by Karen Frazier, Managing Editor
Paranormal Underground Magazine
One of the things that I like about having freelance clients is that I wind up with exposure to a wide range of topics. Some of them I learn about as I write, while others are already in one of my “areas of expertise.” What is always interesting to me, however, is how many articles sort of tie in to themes that we cover here at Paranormal Underground.
Our tag line is “Explore the Unexplained”. That encompasses a lot. Not just traditionally paranormal ideas like hauntings, cryptids and UFOs, but other subjects as well – such as spirituality, reincarnation and even new advances on scientific frontiers. For me, a decidedly extremely curious person, I can’t think of anything I’d rather spend my time delving into than all of these topics that get my wheels turning. I love to play with thoughts and ideas. And I love a good mystery.
Case in point – the connection between body, mind and spirit. In her book, Anatomy of the Spirit, Carolyn Myss, PhD describes how different illnesses are tied in to the body’s energetic system. According to Myss, these illnesses are almost always tied into blockages of certain energetic points throughout the body (chakras – or sefirot in the Kabbalistic tradition). Further, Myss explains that certain emotional states (such as suppressed anger, fear, lack of security, etc) tie into the blockages of different chakras – which is why certain emotional states correlate to certain physical illnesses.
I first came across Myss’s work about ten years ago. What was interesting was, at the time, I was in a pretty bad place in my life. There was a lot going on – and I felt as if I was squashing my emotional truth. I was aware of it – I just wasn’t speaking it to the people who needed to hear it. Instead I was stuffing it inside of myself. Before I read Myss’s book, I developed a severe sore throat that wouldn’t go away. Instead, it got progressively worse over a period of about a month. My glands were swollen. I had no voice. There were times when I even had difficulty breathing. In desperation, I finally went to a new doctor that I found in the phone book. She was an MD; however, she also advertised that she practiced alternative modalities. I’ve always been an alternative medicine kind of gal – and it was appealing that perhaps my insurance might actually pay for alternative treatments if they were received by an MD. That was my thought process as I went to see this new doctor. As it turns out, it was quite an experience – and NOTHING like I’d envisioned it.
When I arrived at her office, I explained to her what had been happening with me. Instead of examining me, she laid me down on a massage table on my back and started waving her hands in the air above me.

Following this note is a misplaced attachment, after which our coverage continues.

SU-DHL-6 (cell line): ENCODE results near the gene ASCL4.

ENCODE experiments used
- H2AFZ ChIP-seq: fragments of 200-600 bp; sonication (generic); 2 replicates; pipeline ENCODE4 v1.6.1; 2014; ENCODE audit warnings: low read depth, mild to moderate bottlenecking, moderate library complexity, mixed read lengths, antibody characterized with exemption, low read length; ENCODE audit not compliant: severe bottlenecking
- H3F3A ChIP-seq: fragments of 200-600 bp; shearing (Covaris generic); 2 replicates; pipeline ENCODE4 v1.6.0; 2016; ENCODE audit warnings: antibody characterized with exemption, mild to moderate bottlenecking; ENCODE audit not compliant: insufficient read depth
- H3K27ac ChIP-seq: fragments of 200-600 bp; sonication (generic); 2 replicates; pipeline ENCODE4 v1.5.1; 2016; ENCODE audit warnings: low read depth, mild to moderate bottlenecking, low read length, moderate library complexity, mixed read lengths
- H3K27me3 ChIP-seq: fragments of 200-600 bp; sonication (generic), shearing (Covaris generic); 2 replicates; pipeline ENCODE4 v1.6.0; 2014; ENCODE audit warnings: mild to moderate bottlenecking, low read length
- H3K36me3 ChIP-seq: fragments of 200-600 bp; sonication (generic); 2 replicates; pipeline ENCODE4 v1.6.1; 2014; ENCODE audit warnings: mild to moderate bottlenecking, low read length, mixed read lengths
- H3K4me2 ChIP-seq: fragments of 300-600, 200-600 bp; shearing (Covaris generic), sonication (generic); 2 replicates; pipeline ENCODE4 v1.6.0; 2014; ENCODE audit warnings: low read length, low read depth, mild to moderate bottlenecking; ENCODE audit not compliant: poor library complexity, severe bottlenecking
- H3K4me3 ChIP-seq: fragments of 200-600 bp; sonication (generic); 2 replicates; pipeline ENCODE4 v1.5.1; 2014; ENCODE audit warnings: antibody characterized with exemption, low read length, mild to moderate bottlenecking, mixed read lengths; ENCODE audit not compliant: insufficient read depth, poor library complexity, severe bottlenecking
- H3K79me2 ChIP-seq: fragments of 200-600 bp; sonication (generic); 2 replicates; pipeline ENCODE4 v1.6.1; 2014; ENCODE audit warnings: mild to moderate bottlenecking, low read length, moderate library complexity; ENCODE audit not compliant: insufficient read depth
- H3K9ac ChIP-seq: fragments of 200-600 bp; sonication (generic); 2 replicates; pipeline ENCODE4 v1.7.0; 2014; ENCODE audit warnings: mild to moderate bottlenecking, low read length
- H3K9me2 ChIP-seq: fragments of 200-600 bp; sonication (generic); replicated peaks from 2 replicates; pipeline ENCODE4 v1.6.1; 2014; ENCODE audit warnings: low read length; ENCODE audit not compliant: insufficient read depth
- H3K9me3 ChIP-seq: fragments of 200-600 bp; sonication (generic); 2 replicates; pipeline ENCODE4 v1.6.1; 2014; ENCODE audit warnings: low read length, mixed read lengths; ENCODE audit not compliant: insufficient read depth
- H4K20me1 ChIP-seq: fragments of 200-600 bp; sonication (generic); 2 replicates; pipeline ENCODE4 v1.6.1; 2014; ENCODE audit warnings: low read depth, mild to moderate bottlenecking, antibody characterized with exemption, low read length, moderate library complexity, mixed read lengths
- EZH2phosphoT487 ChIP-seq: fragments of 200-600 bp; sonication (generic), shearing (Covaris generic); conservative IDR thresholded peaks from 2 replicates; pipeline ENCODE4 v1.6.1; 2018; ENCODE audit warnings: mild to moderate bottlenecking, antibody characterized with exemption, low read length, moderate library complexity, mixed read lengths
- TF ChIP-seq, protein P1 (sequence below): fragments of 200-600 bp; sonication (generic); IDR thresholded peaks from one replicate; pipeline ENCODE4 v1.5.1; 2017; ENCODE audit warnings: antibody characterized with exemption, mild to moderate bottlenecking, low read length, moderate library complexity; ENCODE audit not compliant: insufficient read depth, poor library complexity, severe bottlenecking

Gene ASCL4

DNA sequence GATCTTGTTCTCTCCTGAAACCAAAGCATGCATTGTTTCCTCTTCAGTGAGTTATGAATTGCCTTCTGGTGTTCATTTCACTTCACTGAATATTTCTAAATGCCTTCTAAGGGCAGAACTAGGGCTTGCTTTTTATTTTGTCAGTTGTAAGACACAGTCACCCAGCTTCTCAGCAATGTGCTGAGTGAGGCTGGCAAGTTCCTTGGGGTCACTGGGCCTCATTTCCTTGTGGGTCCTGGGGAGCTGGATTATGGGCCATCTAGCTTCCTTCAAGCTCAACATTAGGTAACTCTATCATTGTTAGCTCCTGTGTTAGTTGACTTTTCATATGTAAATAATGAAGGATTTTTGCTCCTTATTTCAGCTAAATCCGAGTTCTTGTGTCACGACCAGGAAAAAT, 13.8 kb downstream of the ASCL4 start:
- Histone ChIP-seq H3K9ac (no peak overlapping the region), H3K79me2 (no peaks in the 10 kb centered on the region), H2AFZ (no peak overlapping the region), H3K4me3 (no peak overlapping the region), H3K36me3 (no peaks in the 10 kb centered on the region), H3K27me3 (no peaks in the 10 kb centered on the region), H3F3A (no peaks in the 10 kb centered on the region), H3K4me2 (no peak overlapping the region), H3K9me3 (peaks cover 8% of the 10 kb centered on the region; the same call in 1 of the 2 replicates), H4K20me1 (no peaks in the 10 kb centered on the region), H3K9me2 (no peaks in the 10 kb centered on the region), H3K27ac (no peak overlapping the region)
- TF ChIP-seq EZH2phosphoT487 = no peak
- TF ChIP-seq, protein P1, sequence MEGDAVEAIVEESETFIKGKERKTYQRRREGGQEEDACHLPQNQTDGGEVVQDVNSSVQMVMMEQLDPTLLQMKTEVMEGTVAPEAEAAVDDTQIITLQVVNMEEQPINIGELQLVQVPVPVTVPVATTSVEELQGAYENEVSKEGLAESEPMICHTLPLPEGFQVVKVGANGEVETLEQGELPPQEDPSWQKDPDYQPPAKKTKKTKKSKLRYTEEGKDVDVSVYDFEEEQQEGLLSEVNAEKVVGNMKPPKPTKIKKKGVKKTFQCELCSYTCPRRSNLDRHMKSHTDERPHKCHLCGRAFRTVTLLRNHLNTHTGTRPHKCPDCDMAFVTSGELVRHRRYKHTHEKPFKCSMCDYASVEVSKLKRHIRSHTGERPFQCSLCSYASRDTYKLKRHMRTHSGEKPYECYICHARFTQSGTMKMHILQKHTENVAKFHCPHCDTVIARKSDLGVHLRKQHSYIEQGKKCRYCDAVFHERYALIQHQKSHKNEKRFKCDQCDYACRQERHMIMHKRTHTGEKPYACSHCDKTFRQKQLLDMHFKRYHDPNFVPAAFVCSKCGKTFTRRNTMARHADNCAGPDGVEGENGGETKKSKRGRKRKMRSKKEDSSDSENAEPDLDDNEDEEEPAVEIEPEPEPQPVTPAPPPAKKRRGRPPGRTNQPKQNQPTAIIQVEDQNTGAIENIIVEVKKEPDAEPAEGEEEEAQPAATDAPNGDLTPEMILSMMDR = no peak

“Oh great,” I thought. “Insurance will NEVER pay for this – and it probably won’t work anyway.” With each wave of her hands, I saw my money washing down the drain.
A funny thing happened. As the hand waving continued, she got to the area above my throat and I felt a noticeable shift. It was both physical and emotional. And then I burst into tears for no reason that I could discern. I’m not a crier – so it was quite shocking to me that I spent the next several hours sobbing. For me, it was a tough one to explain. And even more difficult to explain was the fact that my sore throat disappeared completely.
Later, I asked the doctor what the heck had happened. Her explanation was this: I had been stuffing my truth rather than telling it, and it got trapped in my throat chakra. Her hand waving released the blockage of energy – hence the sobbing and the resolution of the throat pain. Shortly after my session with her, I came across the book, Anatomy of the Spirit and discovered that there is a growing group of alternative health care providers who believe that, indeed, our emotions can lead to specific conditions. Surprisingly, I even found my throat thing in the book’s pages tied in to exactly my emotional state.
I don’t tell you this so that you will go out and find someone to wave their hands over you the next time you experience a physical illness. Instead I use it to illustrate a point. We don’t know crap. No matter how much we think we know, I think human knowledge is represented by a thimble dipped into the ocean. The thimble is what we know. The ocean is what we don’t.
We live in a mysterious universe. Our attempts to explain it – while they seem so darn sophisticated to us – are rudimentary at best. That’s why we should keep exploring the unexplained in all of its forms. Because there is so much to know and learn that we can each spend an entire lifetime experiencing the wonder of discovery and still never discover all there is to know.
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